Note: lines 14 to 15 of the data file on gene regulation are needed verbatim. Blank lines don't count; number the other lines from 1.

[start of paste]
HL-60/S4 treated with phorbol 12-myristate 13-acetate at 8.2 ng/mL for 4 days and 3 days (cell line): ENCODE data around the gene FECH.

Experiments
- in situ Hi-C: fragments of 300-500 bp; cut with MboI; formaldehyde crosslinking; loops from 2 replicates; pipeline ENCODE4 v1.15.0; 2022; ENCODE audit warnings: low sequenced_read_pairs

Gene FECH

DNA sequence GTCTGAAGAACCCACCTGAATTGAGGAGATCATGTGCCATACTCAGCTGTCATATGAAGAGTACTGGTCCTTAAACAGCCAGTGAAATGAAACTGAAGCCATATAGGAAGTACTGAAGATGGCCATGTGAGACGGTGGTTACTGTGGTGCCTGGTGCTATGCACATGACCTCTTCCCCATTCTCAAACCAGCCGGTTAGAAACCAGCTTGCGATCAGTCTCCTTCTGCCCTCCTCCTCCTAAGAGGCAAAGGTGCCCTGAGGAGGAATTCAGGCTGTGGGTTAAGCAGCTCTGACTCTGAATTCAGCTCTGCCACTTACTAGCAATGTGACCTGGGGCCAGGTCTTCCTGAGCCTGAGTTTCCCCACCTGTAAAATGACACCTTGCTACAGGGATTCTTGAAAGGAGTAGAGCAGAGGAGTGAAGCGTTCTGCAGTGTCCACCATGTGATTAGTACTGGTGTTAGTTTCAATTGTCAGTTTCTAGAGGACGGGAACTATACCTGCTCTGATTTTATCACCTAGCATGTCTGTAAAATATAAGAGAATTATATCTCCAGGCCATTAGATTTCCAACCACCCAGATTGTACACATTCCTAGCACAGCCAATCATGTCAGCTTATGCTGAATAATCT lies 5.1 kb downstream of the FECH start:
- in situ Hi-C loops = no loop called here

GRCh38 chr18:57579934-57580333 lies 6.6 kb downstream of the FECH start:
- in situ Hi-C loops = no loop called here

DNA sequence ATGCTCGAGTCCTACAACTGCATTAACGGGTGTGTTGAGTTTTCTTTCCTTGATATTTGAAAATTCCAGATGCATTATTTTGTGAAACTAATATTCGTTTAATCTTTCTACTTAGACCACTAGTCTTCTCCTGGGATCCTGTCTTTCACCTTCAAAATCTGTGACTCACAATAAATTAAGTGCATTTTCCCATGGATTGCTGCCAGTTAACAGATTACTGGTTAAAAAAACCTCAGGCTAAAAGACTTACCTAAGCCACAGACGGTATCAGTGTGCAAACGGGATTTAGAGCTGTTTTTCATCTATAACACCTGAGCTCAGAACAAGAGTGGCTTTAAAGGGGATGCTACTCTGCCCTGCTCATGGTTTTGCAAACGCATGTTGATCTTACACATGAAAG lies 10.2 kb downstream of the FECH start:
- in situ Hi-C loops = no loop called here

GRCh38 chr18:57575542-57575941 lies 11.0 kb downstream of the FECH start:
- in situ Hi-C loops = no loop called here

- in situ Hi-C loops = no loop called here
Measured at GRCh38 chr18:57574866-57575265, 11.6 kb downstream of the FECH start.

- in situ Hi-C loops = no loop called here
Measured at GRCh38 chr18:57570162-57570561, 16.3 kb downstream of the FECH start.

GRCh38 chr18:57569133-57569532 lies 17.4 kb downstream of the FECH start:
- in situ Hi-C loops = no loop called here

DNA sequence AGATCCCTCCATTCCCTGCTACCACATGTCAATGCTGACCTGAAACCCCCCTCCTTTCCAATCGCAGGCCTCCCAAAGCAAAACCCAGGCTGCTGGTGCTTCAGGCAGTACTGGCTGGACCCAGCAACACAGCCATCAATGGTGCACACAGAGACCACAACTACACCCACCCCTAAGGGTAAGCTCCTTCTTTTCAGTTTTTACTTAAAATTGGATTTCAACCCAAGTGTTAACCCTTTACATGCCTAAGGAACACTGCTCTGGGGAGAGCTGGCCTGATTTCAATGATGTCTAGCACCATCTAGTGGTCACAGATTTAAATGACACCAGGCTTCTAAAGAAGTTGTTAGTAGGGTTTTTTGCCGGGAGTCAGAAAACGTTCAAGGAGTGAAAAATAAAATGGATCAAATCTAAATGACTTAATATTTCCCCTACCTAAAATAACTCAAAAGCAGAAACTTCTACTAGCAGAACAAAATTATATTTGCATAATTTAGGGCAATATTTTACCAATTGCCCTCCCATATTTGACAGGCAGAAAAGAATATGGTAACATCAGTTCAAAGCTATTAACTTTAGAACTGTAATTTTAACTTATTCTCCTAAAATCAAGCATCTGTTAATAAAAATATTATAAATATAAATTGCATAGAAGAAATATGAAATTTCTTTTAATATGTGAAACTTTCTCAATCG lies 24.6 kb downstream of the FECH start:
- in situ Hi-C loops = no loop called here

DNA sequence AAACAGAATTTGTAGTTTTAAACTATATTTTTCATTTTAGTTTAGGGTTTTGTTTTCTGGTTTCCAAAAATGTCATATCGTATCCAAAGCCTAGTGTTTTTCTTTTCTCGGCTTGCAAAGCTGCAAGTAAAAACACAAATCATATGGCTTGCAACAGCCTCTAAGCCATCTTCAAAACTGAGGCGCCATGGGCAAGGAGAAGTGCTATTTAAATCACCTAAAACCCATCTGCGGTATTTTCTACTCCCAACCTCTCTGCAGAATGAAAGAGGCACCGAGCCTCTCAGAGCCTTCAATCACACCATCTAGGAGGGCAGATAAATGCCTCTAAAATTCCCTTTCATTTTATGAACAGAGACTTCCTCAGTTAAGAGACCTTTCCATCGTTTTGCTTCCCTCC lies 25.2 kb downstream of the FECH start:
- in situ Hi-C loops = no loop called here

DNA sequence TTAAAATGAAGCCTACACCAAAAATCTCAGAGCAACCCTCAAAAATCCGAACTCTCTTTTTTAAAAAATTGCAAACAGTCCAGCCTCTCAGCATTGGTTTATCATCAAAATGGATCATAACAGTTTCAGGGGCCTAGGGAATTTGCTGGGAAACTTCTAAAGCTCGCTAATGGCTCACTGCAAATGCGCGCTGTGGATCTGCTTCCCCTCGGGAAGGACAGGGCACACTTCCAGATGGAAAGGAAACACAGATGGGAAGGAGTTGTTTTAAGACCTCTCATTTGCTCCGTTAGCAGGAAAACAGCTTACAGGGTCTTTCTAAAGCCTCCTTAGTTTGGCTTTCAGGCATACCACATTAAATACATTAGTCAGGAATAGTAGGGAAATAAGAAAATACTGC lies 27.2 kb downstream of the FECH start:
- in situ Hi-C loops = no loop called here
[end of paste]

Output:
Measured at GRCh38 chr18:57574866-57575265, 11.6 kb downstream of the FECH start.

- in situ Hi-C loops = no loop called here